Many people were quite taken with Scarlett Johansson's work in voicing Samantha. I have to confess that I greeted it with a yawn. It was a voice over basically. I honestly don't like it when big name actors take parts (like this one or in animated films) that could go to lesser known actors who could probably use the money, quite frankly! To me, it didn't matter that the voice was Scarlett Johannson. In fact, it kind of put me off. Not because she did a bad job. Just because ... But that's just me.
Still, overall this was an emotional and I thought thoughtful and thought provoking movie. (7/10)
*** This review may contain spoilers ***
Generally speaking, I like Forest Whitaker. In fact, he's the reason I
was willing to rent this movie in spite of its rather mixed (at best)
reviews. And he didn't disappoint me. His performance as Angel Sanchez
was actually good. Sanchez was a man dealing with the tragic death of
his mother, who decides that he's going to take revenge on those
responsible. Whitaker handled the vengeful psycho character pretty well
- one moment the quiet, gentle and doting father; the next moment busy
torturing the guy he blames for his mother's death in his basement. But
it seemed natural. He was believable in both personas, and the
transition from one to another was fine. Whitaker was the obvious
highlight of the movie.
Then, into the mix comes Anthony Mackie as Thomas Carter, and here's where things begin to fall apart. Not so much because of Mackie. He was all right. But the character, and the direction the story takes. Mackie's some sort of New Age counsellor type, and once that's introduced the movie disintegrates into a cacophony of meaningless and sometimes incoherent New Age mumbo jumbo. Then - because Angel and Tommy have to be brought together in some way - there's the very fortunate release of Tommy's brother Ben (Mike Epps) from prison. Ben needs money, he wants it from Tommy, Tommy apparently owes him big time so to get money he takes on - voila! - Angel as a patient. Yes. A happy coincidence. Angel's "plan" wouldn't have had a chance had that not happened. And then mixed into this there's a lot of unnecessary supernatural stuff revolving around the ongoing presence of Angel's mom. What was the point of that? Why couldn't Angel just have been out for revenge? Why did he need to keep seeing his mom? And then it wasn't just a figment of his imagination - because his daughter had some sort of contact with her as well. Totally unnecessary; totally pointless. Thrown in because ... well ... I don't really know why it was thrown in. Just because apparently. And the ending was ... not satisfying. To say the least.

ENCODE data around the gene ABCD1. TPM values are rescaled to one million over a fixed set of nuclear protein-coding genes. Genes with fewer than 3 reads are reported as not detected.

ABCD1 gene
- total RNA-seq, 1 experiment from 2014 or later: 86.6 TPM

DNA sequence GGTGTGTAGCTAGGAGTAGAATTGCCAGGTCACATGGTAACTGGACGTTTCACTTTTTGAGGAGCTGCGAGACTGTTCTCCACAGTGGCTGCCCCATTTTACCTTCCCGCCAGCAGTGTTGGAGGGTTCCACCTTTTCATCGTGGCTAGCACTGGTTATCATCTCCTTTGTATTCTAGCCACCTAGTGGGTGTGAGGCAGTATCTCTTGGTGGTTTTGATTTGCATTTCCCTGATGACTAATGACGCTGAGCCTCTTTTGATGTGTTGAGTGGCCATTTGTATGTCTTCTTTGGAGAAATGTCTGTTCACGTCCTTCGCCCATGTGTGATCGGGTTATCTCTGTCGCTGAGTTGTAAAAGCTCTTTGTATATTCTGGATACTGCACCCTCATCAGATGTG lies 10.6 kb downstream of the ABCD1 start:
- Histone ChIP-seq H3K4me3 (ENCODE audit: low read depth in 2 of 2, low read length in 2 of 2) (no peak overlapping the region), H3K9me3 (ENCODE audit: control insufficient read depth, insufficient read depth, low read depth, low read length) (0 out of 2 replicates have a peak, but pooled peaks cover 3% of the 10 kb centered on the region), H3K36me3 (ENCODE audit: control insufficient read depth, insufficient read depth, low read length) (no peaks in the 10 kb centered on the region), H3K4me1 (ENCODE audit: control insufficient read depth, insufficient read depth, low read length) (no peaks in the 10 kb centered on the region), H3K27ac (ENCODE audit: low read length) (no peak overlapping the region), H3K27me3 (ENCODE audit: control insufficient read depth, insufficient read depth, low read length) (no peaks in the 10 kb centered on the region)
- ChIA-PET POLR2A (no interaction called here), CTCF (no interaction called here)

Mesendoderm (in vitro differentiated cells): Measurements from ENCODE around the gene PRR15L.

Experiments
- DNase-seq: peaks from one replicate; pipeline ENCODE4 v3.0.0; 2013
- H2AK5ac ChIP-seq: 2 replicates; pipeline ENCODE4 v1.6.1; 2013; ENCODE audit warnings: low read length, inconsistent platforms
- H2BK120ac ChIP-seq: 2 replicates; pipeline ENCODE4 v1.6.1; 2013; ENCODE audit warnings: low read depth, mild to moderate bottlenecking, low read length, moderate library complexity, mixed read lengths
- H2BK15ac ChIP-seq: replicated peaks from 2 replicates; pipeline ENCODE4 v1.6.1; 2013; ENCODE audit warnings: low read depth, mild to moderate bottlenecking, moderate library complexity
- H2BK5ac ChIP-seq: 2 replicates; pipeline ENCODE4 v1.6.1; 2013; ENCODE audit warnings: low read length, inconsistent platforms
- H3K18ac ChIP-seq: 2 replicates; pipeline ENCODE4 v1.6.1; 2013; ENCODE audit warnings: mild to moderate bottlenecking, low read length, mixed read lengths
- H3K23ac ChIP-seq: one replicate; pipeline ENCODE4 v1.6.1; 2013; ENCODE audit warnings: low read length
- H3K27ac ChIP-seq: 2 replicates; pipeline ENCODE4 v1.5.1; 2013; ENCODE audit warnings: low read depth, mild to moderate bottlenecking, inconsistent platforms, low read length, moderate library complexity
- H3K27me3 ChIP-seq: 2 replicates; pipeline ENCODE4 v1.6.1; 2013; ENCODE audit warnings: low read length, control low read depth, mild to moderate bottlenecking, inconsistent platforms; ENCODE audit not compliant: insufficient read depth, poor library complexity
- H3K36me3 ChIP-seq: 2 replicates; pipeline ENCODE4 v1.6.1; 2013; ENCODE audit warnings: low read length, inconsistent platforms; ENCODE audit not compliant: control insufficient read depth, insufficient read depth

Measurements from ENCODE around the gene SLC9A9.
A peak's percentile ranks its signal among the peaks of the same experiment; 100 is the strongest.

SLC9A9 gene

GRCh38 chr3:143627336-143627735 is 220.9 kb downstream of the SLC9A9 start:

Yeah. I like Forest Whitaker. But this is one Forest Whitaker movie I wish I hadn't seen. (3/10)
This was released in 1969. So, it was the era when voyages to the moon
were just beginning, and it was long before the time of the
International Space Station. So it was an era when there was interest
in space flight and its future. "Marooned" surely did a good job of
capturing public interest in its subject matter. And it captured a
sense of the future, with its multi-month mission being a bit like ISS
missions. So, in 1969, this probably was seen as a pretty dramatic
film. Alas, it's now 2014. I wouldn't so much say that it feels dated.
Rather, it feels unnecessary.
The drama of the movie is the likelihood of the crew being lost when a malfunction makes it impossible for them to get home. The astronauts are played by James Franciscus, Gene Hackman and Richard Crenna. Their performances were fine - especially Hackman's, as his Buzz Lloyd starts to come unglued. Still, in some ways everything seemed a bit too professional, as for the most part everyone does their duty and makes the decisions that need to be made. That might be a very realistic portrayal of how the situation would be handled, but it didn't make for spellbinding viewing.
Watching this in 2014 though, my biggest feeling was that I didn't need to watch it. I mean, if you want a movie about stranded astronauts, watch "Apollo 13" - which, in addition to being a superb movie has the advantage of being based on a true story. "Marooned" isn't bad. In 1969 it was probably very good. It just isn't necessary viewing when compared to what's available today. (6/10)
I have to say that I was surprised to see that "Night Wolf" only had a